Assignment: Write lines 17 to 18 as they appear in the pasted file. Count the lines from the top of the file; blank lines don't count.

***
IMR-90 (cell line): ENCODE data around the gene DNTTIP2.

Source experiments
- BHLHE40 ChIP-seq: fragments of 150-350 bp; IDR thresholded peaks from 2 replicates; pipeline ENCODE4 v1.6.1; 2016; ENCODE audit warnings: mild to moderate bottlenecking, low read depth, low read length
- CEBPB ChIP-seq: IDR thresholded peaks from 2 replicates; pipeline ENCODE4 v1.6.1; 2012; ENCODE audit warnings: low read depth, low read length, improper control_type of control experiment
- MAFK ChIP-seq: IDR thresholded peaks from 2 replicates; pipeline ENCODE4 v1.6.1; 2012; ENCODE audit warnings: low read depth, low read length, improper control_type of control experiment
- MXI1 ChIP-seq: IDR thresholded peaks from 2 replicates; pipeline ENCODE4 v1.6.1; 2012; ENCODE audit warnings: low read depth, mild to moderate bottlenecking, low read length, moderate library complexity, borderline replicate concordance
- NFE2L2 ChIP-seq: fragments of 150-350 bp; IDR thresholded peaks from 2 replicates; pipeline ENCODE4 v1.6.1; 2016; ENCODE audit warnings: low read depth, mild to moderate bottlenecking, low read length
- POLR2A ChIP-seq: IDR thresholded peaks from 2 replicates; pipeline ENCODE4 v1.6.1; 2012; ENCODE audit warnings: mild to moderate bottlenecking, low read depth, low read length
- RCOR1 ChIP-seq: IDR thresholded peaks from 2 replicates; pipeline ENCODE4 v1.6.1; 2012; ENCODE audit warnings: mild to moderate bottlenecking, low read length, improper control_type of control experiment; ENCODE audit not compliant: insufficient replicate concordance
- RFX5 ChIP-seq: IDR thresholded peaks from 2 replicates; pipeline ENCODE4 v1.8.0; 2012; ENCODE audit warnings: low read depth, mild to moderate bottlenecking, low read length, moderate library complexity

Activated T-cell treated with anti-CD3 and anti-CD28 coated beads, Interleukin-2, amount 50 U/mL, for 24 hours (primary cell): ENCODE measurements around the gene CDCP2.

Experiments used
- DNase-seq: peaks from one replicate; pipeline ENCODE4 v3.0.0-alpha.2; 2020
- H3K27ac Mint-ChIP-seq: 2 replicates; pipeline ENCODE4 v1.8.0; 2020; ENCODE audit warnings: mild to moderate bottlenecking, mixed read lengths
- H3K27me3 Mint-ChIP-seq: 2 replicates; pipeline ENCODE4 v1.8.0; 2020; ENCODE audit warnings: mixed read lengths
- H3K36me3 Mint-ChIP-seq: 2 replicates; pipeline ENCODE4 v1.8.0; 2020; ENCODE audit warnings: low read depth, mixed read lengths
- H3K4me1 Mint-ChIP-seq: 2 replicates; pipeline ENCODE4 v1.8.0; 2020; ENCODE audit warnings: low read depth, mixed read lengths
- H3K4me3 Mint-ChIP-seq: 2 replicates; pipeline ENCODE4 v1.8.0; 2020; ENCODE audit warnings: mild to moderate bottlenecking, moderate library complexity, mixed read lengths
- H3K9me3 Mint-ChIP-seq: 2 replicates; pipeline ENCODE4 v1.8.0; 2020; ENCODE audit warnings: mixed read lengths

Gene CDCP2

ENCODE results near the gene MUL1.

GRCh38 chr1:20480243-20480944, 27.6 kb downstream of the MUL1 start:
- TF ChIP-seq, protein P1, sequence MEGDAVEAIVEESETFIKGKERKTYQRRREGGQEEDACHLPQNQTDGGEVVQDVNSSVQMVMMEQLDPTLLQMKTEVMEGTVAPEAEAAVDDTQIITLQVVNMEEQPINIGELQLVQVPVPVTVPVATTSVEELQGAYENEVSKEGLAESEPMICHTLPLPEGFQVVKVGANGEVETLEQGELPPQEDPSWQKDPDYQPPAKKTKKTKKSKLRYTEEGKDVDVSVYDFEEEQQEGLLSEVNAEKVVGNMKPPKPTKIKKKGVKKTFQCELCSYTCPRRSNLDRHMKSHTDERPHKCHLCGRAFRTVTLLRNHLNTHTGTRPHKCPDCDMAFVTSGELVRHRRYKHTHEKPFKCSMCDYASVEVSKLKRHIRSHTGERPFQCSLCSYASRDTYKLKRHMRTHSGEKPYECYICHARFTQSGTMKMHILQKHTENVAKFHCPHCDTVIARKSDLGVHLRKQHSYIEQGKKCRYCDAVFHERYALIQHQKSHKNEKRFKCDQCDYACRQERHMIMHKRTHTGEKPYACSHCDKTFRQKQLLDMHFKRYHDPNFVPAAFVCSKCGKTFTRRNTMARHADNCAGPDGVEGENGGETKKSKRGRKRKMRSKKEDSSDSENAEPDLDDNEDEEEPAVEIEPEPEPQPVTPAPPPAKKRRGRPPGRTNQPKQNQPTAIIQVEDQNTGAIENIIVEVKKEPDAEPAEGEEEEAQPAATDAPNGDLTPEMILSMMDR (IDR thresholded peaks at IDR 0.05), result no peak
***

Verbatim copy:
- H3K4me1 Mint-ChIP-seq: 2 replicates; pipeline ENCODE4 v1.8.0; 2020; ENCODE audit warnings: low read depth, mixed read lengths
- H3K4me3 Mint-ChIP-seq: 2 replicates; pipeline ENCODE4 v1.8.0; 2020; ENCODE audit warnings: mild to moderate bottlenecking, moderate library complexity, mixed read lengths